The Ultimate Marathoners Return to the UK!

Imagine running a marathon day after day. How about running six marathons a day for six weeks?! Well it may not be humanly possible, but as you walk to your local shop, to the allotments or playing fields, you could be in the presence of an animal that has done exactly that; the barn swallow.

Travelling over 6,500 miles from its wintering grounds in southern Africa: threading through ancient trees in the Congo rainforest, under the gaze of African grey parrots, lowland gorillas and forest elephants; slicing over the rolling dunes of the Sahara desert; catching midges amongst the olive groves of Morocco; through France, to finally beeline for the same British barn that it has nested in for the last ten years or more. Amazing!

But swallows aren’t the only long-distance journey-makers that have joined us this summer. The mature trees and gardens of the UK, the allotments, orchards, church and grave yard provide habitats for an array of wonderful birds. First come the chiffchaffs, willow warblers and blackcaps, then the barn swallows and house martins, soon followed by the spotted-flycatchers and the majestic ultimate acrobat of the sky, the common swift. All have travelled extraordinary distances to be with us.

If you wonder deeper into the countryside, you may come across other long-distance African migrants such as: the dapper common redstart with its red tail and dark head crowned with a line of ‘tipex’ picking caterpillars from an oak tree; a common white-throat scouring hedgerows for insects; hear the harbinger of Spring, a European cuckoo calling from rough grassland on the hills or watch the little brown-backed sand martins flitting under the bridge of a river.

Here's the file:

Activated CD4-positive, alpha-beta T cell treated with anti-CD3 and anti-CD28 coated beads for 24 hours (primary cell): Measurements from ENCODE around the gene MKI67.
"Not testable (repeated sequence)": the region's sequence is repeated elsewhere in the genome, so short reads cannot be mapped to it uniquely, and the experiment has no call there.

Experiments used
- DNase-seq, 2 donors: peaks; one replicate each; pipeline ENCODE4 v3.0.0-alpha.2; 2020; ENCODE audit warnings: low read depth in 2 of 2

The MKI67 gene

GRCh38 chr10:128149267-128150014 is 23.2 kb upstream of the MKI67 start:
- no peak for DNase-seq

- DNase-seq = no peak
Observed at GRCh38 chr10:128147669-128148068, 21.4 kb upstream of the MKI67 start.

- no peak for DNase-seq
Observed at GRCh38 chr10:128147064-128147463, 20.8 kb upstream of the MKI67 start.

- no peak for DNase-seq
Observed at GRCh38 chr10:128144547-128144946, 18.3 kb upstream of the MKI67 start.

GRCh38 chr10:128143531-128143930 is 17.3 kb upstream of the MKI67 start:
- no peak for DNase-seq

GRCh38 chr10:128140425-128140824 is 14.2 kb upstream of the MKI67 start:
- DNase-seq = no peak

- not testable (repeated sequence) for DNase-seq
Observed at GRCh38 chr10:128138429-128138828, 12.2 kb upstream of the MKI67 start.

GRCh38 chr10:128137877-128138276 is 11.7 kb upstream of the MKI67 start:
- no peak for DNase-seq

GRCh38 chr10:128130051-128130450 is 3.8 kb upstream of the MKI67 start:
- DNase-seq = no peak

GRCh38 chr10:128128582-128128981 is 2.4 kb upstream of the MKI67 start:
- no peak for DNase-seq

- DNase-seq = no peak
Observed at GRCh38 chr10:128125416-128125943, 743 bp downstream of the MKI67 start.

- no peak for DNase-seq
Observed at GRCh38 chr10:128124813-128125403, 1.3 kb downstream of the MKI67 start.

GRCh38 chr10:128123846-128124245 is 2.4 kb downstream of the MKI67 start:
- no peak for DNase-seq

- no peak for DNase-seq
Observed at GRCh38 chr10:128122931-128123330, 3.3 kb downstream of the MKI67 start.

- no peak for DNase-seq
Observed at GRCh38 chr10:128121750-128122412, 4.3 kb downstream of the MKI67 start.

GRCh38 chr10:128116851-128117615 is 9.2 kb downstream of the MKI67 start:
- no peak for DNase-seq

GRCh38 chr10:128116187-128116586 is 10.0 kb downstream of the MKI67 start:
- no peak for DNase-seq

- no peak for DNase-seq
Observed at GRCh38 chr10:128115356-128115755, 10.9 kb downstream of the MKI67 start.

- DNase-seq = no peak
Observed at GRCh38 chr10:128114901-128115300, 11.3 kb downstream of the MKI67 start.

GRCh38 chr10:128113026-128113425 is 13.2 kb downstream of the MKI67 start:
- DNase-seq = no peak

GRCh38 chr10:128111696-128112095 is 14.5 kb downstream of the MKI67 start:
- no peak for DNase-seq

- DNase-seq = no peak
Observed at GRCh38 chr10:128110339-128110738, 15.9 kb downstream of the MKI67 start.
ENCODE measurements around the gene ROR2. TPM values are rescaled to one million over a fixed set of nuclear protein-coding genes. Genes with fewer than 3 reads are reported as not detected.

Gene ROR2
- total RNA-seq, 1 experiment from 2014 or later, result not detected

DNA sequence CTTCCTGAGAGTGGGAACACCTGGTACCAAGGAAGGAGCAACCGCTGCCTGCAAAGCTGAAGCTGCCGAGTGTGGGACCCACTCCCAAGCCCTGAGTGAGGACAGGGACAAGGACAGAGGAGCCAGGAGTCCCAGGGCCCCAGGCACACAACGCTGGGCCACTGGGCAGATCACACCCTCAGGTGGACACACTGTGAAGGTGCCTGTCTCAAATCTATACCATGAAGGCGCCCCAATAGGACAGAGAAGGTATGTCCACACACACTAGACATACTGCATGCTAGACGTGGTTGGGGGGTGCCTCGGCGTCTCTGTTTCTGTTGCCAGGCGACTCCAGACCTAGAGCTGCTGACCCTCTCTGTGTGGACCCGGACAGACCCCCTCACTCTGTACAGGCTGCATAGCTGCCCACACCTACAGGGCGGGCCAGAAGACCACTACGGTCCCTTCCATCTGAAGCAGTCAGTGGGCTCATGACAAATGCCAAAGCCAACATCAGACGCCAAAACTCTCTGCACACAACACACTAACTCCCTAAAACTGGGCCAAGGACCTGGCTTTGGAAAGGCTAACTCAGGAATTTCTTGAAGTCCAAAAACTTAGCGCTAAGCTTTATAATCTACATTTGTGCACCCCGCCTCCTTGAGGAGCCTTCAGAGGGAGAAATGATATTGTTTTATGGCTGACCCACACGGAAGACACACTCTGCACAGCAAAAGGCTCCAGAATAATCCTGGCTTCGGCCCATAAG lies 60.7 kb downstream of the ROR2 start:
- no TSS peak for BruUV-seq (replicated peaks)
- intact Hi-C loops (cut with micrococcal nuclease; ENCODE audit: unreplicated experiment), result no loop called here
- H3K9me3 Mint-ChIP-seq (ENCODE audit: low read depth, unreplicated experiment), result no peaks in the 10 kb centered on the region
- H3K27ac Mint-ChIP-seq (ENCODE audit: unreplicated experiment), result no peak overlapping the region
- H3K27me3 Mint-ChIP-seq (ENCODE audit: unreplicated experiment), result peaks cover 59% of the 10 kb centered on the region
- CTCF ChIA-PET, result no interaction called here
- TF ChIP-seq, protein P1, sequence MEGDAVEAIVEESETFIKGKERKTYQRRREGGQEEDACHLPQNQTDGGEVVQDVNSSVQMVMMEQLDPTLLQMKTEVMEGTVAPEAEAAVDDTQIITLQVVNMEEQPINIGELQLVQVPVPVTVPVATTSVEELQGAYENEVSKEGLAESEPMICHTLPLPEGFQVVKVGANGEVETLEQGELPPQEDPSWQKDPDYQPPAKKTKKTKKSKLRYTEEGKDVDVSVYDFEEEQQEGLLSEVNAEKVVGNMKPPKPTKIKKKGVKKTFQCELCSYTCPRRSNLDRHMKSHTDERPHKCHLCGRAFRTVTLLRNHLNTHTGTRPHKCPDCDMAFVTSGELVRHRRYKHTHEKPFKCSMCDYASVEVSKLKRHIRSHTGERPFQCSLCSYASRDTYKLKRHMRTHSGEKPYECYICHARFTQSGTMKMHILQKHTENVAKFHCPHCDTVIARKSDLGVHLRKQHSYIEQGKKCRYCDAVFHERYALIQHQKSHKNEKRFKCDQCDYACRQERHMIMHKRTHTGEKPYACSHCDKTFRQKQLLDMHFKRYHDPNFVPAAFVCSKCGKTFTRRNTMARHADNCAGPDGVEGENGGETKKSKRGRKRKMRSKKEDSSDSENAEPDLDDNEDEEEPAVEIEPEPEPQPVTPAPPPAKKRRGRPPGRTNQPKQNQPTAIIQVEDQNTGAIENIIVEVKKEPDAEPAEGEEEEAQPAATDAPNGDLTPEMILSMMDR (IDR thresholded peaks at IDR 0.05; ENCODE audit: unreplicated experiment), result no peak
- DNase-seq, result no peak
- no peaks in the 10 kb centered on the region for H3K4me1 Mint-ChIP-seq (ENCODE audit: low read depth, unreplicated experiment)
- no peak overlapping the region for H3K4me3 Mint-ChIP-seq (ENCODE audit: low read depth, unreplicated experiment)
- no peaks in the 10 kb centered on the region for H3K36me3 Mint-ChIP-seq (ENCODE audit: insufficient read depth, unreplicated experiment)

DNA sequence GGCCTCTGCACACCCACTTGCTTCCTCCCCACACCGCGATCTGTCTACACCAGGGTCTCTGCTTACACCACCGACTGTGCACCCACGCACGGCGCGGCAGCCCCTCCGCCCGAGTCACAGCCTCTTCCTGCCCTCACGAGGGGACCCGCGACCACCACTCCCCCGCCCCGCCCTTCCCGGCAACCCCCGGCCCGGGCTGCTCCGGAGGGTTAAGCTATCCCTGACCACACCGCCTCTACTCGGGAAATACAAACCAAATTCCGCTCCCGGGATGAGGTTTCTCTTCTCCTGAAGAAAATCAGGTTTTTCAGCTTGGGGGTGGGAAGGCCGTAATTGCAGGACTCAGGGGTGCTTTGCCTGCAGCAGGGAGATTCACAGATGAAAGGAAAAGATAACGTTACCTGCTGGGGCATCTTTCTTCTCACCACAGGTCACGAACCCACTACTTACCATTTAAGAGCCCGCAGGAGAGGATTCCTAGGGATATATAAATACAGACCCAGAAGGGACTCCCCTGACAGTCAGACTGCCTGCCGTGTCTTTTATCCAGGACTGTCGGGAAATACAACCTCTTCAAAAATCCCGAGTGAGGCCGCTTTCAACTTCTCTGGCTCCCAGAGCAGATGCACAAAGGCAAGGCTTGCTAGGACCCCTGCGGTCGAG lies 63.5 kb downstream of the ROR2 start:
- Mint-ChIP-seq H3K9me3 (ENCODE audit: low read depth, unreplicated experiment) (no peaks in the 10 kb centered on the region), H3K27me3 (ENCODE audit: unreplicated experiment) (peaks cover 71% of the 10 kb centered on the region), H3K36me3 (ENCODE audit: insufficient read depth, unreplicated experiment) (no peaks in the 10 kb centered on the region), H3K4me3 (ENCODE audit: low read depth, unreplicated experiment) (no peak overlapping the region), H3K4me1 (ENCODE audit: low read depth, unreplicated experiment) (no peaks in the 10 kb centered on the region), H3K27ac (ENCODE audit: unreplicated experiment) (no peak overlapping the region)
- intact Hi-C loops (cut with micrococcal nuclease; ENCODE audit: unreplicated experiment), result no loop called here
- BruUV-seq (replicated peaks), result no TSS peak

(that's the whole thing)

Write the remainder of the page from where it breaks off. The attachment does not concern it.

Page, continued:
The sights and sounds of these incredible birds full us with happiness, lacing our homes and countryside with vibrancy, heralding the seasons, creating a sense of continuity and rhythm in our lives. Yet many are declining, often due to a multitude of factors from: droughts in their wintering grounds, to persecution on migration, to lack of food as a result of pesticides, to lack of nesting sites due to barn conversions and the removal of mature trees.

Clearly we can’t solve all their problems, but we can help in many ways in our own homes. Allowing areas of lawn in our gardens and public spaces to grow up into rough grassland and tall herbs to provide insect food and wild flowers; digging ponds; planting orchards, native trees and shrubs; erecting nest boxes; growing nectar-rich plants; keeping cats inside and fitting bells to collars; establishing climbers, including ivy, which provide nesting and in the case of ivy, nectar for late flying insects and winter berries; avoiding pruning hedgerows, shrubs or clearing vegetation during the nesting season (March-August).

And it’s not just our birds that will benefit, but also our pollinators who are working our allotments, orchards and gardens; other wildlife such as hedgehogs, frogs and newts; our village micro-climate and above all us!

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